and track payments from borrowers through to investors.
  • A
    standardized pooling and servicing agreement that corrects the many shortcomings
    in the agreements used in the private-label mortgage-backed securities (MBS)
    market pre-housing crisis.
  • Transparent
    servicing requirements that set forth servicers responsibilities to investors
    and borrowers.
  • A
    servicing compensation structure that promotes competition rather than concentration
    of servicing, takes into account servicers’ costs and requirements, and
    considers the appropriate interaction between origination and servicing
    revenue;
  • Detailed,
    timely and reliable loan-level data for investors that is maintained through the
    life of the MBS.
  • A
    sound, efficient system for document custody and electronic registration that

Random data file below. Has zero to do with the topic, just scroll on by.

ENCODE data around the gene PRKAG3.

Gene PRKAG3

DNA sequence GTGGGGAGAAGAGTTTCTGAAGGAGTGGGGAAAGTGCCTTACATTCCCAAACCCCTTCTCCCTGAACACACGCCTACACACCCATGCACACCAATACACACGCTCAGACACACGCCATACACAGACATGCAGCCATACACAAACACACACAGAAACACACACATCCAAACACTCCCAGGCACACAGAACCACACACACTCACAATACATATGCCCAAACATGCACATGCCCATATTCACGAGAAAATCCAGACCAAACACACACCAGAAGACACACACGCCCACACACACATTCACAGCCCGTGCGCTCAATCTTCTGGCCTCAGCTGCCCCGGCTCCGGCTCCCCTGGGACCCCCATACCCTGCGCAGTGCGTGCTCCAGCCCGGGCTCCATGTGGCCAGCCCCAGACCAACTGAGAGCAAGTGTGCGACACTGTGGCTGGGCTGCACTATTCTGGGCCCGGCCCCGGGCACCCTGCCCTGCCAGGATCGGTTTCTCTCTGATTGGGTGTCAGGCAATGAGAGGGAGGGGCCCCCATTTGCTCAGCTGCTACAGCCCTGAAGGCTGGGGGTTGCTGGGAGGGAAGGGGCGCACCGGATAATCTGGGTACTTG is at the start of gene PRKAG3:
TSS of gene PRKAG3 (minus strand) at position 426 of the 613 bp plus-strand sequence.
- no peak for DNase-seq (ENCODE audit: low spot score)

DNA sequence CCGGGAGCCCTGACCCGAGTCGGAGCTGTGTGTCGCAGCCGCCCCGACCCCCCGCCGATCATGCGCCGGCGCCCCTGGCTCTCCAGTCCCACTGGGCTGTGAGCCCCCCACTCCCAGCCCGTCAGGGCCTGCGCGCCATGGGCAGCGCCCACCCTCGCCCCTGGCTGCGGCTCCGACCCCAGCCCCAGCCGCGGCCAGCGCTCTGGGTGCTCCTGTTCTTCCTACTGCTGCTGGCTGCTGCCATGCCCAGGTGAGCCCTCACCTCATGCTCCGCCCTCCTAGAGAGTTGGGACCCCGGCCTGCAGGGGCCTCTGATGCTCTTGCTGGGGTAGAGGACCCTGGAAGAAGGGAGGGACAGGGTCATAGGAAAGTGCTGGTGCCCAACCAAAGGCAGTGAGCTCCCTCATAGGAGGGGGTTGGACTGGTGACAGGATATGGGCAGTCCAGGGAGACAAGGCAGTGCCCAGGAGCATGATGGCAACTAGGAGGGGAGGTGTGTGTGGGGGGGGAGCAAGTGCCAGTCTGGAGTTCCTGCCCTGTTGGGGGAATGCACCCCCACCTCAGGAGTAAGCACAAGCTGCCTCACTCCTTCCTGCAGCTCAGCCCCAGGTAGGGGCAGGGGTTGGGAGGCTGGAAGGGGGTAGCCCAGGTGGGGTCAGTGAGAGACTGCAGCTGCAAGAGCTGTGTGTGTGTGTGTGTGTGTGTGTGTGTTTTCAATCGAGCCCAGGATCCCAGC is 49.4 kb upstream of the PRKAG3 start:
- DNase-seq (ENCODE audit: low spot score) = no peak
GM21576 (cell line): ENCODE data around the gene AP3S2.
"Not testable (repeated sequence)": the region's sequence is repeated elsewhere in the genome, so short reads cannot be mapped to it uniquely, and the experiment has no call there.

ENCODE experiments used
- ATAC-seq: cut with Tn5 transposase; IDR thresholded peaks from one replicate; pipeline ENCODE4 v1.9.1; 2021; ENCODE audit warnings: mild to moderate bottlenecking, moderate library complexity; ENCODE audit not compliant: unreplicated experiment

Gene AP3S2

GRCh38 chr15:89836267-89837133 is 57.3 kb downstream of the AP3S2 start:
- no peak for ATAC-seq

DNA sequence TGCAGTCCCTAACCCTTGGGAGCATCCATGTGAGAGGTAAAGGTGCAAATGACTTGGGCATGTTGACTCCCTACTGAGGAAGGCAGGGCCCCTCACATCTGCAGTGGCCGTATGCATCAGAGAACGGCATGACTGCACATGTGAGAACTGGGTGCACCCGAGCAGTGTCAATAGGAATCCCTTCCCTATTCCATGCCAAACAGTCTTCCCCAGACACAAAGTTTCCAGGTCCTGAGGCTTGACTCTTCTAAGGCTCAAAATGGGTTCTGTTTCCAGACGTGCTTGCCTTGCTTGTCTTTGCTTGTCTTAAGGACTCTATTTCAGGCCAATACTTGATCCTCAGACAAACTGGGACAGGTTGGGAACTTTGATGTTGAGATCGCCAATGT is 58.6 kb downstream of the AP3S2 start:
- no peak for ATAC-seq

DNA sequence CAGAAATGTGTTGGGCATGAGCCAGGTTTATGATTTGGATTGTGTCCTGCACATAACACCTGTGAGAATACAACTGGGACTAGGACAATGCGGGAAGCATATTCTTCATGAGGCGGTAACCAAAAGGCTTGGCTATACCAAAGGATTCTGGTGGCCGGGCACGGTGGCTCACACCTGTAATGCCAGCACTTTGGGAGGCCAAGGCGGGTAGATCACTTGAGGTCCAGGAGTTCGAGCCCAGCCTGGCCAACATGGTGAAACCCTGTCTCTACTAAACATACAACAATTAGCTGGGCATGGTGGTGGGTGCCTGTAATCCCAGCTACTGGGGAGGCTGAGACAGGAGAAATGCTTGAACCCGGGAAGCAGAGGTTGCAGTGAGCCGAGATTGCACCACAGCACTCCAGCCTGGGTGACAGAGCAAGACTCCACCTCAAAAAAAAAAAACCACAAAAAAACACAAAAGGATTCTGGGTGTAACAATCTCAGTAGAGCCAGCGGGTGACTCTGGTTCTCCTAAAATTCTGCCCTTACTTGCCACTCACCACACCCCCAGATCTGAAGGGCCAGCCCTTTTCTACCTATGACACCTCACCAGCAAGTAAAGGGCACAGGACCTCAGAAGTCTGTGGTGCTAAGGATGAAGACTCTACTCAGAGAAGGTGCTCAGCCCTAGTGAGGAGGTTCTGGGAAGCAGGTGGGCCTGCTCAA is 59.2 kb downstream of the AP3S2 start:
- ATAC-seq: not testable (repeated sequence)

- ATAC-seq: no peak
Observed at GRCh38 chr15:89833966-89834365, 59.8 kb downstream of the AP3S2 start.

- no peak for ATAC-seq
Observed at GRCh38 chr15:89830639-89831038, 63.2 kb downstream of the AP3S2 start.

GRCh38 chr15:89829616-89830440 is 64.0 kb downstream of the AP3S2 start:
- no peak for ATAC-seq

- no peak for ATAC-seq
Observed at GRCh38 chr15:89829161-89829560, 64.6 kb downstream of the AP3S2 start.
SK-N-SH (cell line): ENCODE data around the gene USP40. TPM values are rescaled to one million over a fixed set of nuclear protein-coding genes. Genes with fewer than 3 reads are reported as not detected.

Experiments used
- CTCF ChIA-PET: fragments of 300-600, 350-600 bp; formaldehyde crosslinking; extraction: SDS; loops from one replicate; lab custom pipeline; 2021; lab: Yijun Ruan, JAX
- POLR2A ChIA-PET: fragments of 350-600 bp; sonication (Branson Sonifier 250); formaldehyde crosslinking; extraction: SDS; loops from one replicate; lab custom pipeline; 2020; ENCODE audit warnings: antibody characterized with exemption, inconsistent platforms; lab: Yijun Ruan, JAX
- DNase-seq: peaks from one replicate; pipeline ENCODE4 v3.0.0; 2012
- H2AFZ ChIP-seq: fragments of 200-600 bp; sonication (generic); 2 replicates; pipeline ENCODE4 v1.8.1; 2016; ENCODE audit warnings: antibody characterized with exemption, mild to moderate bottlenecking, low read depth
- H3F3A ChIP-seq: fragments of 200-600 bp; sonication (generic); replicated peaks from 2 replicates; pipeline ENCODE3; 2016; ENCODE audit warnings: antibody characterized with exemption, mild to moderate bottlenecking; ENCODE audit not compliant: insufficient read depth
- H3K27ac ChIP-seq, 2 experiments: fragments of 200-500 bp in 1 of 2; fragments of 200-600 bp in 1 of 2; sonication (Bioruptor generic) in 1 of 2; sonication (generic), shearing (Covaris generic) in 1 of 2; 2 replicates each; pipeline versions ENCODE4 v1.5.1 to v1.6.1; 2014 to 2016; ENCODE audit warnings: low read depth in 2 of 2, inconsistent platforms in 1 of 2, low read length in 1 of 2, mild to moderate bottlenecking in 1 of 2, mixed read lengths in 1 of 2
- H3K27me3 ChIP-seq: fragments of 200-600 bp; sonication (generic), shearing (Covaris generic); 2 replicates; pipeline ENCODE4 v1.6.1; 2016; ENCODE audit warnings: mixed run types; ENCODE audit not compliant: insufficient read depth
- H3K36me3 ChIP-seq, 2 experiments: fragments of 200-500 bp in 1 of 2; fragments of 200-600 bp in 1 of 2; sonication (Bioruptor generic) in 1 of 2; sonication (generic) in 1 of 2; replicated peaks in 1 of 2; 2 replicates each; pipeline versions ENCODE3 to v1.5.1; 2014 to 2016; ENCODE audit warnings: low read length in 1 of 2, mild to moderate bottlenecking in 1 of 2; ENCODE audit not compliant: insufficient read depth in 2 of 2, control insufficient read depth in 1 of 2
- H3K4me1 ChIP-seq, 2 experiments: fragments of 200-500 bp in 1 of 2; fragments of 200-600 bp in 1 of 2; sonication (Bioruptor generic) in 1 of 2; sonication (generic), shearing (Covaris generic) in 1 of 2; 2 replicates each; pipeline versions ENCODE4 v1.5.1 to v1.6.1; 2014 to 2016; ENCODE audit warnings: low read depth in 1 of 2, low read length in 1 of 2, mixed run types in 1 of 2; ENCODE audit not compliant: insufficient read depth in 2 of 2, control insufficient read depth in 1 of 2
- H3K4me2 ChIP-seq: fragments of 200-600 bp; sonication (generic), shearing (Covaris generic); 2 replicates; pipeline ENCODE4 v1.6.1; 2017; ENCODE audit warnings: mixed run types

respects local property laws and enhances the liquidity of mortgages.
  • An
    open architecture for all these elements to facilitate entry to and exit from
    the marketplace and an ability to adapt to emerging technologies and legal
    requirements over time.

Since entering conservatorship the
Enterprises have guaranteed roughly 75 percent of the mortgages originated in
the U.S. with FHA guaranteeing most of the rest.  Shifting mortgage credit risk away from the
Enterprises to private investors could be accomplished in several ways.  The following are either under consideration
or actively being implemented.

  • Increase
    guarantee fee pricing. In September,
    2011 FHFA announced its intention to continue a path of gradual prices
    increases based on risk and the cost of capital. In December Congress directed it to increase
    guarantee fees by at least 10 basis points as part of the revenue raising
    aspects of the Temporary Payroll Tax Cut Continuation Act and Congress also
    encouraged FHFA to require guarantee fee changes that reduce
    cross-subsidization of relatively risky loans and eliminate differences in fees